Judy Chien: My videos tended to be very story-based, very this-one-arc –of-a-story. I mean, I tend to think of them as more, well, unless they were jokes. [laughter] Very plot-based. So, um, with a narrative starting from the beginning to end. As opposed to, more, a lot of people do the more kaleidoscopic, or sort of like, just, visual image videos. Particularly at the time, where there wasn't really a story to follow, just an emotion to follow, basically.
Franzeska Dickson: Well, we also talked earlier about how a couple of your vids look like they potentially have some homoerotic subtext, but really, but really, that's just coming from the canon.
JC: That's coming from the canon!
FD: And you are doing very canon-based -
FD: Not pairing vids that are about the pairing, but a vid that was about that part of the canon.JC: It was a vid about Sonny and Vinnie, and their relationship was, which was very intense on the show, and therefore was meant to be in the video. But at the time, it didn't even occur to me with that vid that anyone would think it was slash. Because I wasn't actually thinking about other people watching it. I was only making it because I wanted to make it. Because I knew there was no audience for it. So at that point Patricia hadn't decided to show vids at MediaWest. I'd been to MediaWest. The first MediaWest I'd been to was '87, which was an accident, because I was, some friends of mine were going to see Gareth Thomas, start of Blake's 7, in some Shakespeare plays in Toronto. And, well, actually, they weren't friends of mine. They were total strangers, but a friend of mine told me that they were doing this, and I said, that would be neat. I was in to Blake's 7 at the time, I was originally a Dr Who fan, and I'd like to see Shakespeare plays, and they said, "Yeah, then we're also going to MediaWest afterwards," which I'd never heard of, and I said - "Guess I'll do that too, 'cause I'll be in the car with you." So, um, and then when I came to MediaWest, it was like, you know, Disneyland for fans. You know, at that point, every door decorated, ah, everybody so welcoming, people talking about things I was interested in, and saw my first big music video. That's actually why I knew what music videos were. I actually went to a music video panel, people telling you how to make them, and they told me all this technical detail which meant nothing to me, because my machine was nothing like theirs. And I never used any of their technical information, but they gave some stylistic advice, which I kept in mind, and ignored. But I would keep it in mind and knew I was ignoring it. Which was, things like, because they were making very much for their audience. I mean, they were trying to please people, whereas I am selfish, and was only interested in what I wanted to see. They would say, "You want to make it accessible to the audience by either making the song familiar, or the fandom familiar, but if you do both, then it's too run-of-the-mill. You know, try and make an unfamiliar song; you know, try and do something unexpected." Which then I immediately did: Wiseguy, a fandom nobody had ever seen, and "In the Eye", by Suzanne Vega, a song which nobody had ever heard of. [laughter]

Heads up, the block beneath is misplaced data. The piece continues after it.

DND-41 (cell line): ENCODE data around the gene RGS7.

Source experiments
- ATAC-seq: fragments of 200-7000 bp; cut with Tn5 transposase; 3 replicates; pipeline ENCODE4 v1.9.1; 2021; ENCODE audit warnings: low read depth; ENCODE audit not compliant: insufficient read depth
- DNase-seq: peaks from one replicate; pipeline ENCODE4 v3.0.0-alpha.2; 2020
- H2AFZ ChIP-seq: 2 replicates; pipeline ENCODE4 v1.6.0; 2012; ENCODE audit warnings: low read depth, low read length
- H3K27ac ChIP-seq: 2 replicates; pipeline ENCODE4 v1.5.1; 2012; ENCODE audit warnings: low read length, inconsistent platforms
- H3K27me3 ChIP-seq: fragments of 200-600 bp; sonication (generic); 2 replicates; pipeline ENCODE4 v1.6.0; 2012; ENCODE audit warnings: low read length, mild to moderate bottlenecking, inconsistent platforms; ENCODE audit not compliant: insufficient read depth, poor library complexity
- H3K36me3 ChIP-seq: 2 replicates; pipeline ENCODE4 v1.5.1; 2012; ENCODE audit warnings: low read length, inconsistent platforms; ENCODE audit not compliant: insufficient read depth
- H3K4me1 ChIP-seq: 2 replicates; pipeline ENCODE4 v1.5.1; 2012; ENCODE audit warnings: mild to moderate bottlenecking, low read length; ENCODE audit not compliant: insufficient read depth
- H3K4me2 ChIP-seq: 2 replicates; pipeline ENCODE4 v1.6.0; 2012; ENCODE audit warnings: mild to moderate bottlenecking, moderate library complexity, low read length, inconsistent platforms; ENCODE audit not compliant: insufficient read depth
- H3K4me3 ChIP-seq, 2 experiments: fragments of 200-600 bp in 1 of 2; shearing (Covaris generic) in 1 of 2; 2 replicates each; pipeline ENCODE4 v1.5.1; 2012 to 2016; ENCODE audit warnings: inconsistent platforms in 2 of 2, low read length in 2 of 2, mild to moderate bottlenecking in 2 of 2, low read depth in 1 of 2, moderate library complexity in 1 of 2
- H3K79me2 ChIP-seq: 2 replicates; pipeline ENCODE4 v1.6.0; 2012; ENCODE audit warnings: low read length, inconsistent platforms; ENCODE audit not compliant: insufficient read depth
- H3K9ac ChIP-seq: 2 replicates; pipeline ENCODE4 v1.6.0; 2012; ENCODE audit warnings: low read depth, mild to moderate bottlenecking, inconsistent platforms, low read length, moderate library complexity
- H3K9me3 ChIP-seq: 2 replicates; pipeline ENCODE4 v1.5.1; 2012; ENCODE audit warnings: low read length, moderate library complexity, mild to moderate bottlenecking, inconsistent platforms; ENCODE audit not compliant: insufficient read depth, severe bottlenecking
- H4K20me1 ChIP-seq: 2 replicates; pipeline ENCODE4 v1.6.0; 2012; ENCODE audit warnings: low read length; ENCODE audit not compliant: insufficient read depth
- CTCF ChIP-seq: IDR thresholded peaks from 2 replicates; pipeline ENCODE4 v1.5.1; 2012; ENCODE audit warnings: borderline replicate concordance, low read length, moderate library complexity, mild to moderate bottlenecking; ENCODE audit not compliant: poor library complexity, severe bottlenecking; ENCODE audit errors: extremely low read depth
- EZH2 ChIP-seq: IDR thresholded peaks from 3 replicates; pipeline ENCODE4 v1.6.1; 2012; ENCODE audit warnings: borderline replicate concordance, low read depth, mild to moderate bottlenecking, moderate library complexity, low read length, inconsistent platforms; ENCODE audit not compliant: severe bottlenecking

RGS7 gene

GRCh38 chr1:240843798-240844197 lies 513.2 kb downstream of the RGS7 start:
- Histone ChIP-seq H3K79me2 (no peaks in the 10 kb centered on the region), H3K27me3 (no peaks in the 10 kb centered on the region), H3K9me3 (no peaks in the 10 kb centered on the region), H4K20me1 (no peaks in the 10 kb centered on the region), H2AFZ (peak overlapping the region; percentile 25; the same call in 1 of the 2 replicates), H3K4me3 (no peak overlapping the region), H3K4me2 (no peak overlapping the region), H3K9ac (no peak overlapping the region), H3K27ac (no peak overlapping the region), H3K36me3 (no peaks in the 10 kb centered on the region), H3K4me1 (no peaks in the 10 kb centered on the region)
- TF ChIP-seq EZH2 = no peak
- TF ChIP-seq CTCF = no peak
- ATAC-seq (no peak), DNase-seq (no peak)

- Sandy Hereld, quoted with permission